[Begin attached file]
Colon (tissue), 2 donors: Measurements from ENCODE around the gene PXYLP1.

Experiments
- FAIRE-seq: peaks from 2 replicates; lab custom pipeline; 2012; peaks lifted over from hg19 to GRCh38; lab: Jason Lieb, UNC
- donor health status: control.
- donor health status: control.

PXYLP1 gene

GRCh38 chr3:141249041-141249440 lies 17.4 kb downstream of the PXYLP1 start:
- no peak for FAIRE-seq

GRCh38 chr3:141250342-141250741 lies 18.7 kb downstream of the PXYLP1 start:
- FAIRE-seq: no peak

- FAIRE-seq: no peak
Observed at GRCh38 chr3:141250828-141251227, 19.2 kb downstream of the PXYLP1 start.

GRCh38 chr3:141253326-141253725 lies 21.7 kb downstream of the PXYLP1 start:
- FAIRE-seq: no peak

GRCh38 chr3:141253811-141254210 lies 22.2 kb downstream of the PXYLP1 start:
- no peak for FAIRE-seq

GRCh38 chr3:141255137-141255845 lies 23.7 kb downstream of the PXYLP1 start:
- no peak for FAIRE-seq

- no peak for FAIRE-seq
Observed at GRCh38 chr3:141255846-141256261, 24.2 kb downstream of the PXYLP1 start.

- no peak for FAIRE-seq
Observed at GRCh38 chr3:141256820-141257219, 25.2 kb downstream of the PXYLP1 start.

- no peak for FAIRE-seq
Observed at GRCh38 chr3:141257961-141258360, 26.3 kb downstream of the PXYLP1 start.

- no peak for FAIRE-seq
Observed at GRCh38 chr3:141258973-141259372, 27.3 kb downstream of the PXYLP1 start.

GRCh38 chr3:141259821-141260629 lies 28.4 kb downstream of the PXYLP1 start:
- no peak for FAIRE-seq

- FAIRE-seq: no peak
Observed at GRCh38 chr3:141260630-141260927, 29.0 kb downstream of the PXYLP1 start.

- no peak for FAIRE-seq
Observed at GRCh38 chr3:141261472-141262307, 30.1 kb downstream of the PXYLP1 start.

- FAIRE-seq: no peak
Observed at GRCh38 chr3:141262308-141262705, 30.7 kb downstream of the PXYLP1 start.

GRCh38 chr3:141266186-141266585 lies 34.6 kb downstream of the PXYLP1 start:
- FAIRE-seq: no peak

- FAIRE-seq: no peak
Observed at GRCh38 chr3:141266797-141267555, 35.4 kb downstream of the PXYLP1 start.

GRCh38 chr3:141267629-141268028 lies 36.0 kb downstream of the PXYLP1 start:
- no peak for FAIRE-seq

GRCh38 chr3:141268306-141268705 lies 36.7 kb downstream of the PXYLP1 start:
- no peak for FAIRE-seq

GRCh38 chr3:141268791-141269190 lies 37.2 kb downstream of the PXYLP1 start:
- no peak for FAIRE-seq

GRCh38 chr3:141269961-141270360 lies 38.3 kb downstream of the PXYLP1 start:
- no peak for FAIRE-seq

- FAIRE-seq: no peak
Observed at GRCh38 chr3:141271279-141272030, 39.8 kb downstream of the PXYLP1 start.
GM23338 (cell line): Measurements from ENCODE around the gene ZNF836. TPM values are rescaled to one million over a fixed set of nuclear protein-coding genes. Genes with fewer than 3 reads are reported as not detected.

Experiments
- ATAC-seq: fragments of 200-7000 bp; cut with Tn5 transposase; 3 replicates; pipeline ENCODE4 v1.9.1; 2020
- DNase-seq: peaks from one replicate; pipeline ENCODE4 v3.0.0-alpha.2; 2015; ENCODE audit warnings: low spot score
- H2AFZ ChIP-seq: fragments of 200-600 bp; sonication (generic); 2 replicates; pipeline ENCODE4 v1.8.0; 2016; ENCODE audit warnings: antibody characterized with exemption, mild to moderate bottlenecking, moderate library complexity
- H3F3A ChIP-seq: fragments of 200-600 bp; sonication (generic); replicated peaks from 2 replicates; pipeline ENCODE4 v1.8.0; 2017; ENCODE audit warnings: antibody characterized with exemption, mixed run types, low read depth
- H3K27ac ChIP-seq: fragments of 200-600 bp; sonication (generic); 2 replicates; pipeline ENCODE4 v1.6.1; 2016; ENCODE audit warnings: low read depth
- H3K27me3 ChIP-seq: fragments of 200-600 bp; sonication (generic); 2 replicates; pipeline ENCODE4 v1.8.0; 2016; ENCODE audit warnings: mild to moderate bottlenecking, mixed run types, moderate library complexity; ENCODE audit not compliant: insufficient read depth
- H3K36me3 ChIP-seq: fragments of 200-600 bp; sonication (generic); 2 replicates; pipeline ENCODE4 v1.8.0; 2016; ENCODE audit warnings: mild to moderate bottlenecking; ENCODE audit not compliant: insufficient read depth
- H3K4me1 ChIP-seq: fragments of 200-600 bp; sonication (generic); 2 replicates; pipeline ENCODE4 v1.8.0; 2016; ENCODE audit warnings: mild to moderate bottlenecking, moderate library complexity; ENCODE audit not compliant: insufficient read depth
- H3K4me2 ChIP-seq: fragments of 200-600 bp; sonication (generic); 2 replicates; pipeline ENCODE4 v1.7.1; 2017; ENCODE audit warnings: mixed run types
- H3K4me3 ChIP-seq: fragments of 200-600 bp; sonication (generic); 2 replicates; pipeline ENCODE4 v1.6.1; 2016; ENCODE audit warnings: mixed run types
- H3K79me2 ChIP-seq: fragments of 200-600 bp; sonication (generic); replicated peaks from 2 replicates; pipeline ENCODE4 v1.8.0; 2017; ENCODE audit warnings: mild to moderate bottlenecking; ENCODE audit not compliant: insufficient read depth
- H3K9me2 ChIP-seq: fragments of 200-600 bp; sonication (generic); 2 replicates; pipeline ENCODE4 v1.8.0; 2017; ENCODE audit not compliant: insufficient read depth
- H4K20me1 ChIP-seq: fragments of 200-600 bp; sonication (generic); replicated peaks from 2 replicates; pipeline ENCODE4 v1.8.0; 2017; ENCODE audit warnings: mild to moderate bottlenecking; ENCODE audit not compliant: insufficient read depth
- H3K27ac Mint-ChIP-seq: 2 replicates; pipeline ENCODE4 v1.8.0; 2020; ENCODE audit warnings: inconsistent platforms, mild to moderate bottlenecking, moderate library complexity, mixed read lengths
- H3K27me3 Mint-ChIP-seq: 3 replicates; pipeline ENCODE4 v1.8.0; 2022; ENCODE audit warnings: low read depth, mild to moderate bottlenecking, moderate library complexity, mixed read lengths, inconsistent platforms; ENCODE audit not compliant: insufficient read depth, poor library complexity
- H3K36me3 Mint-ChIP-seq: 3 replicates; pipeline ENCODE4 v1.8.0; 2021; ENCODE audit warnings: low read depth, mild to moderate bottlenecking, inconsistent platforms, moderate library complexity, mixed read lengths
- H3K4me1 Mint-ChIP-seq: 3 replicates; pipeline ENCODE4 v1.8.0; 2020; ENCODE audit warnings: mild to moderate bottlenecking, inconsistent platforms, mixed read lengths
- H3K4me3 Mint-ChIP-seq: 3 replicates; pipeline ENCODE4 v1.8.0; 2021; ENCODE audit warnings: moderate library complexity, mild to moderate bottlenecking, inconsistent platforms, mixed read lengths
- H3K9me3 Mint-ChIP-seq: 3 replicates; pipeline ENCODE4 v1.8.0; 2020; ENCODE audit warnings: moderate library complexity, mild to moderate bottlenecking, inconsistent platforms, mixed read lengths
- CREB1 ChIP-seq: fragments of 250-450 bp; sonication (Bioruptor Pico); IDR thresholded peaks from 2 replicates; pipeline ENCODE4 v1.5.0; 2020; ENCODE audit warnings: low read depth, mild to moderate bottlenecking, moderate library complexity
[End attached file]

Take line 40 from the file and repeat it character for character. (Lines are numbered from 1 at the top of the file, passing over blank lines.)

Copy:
- no peak for FAIRE-seq